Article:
It’s no secret that I’ve a penchant for movies that movies that are curious and over the top. I’m an ardent obsessive of camp, and I revel in movies that flaunt their mad visions and embrace their craziest whims. I love the movies that have never said “no” to a bad idea or considered that they might be crossing a line. Hell, I’ve practically made it my quest to mine the coal of film’s expansive history in order to find the most glittering diamonds of batshit insanity. Well, ladies and gentleman, I’ve already found what may the Hope Diamond of this journey. I give you The Day of the Locust, a movie somehow far stranger than this surreal, French poster for the film:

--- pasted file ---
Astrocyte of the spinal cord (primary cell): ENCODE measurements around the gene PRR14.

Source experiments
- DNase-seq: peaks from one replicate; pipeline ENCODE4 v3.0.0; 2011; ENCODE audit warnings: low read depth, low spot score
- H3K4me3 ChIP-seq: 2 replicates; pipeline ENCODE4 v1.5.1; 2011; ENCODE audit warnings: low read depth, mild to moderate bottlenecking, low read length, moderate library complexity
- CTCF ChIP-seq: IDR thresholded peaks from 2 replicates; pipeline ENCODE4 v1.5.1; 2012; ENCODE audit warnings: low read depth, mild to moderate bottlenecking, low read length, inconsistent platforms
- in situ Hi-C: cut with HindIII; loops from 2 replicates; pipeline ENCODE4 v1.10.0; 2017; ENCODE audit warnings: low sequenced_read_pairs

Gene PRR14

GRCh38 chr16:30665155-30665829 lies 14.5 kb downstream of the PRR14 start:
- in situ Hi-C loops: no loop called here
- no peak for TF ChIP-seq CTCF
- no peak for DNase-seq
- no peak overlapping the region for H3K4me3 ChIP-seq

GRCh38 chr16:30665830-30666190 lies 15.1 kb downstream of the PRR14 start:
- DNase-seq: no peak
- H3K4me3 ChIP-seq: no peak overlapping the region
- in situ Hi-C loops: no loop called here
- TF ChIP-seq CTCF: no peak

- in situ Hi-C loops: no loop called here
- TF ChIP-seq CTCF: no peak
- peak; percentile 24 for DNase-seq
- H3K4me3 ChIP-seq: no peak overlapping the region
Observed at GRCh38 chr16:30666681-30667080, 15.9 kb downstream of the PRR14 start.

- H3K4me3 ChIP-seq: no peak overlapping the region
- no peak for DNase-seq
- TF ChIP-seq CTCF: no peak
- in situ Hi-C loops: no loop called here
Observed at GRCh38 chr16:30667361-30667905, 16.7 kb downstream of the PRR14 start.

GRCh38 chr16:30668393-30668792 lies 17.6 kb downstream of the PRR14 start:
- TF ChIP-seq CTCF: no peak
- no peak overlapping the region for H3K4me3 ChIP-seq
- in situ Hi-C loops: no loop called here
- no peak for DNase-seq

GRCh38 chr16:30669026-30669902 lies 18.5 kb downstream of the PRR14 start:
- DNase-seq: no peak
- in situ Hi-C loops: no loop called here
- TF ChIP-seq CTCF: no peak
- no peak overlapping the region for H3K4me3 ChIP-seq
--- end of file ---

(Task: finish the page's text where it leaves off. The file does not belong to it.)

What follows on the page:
Oh, and it’s infinitely more garish than the America poster would imply:
Still unconvinced? Let me just give you a taste of the craze. Let’s go watch aspiring starlet Faye Greener (Karen Black) get in a fight with her sickly father (Burgess Meredith):
I don’t know whether to laugh at the garish campiness of the performances or have nightmares for the rest of my life, but it’s captivatingly bizarre no matter your reaction, and believe me when I say that this scene is merely the tip of iceberge that is John Schlessinger’s epic, gonzo vision of Hollywood as the festering epicenter of failed dreams and a society in rapid decline. There’s also (for example, yet impressively enough not limited to) the sublimely grotesque yet perversely compelling pleasures of Burgess Meredith’s heart attack at Donald Sutherland’s house, the church scene, Karen Black doing tequila shots (itself one of the profoundly ridiculous moments in cinema), and the cock fighting scene. Seriously, I don’t know why you’d even bother finishing this reviews before putting it at the top of your Netflix queue. Trust me.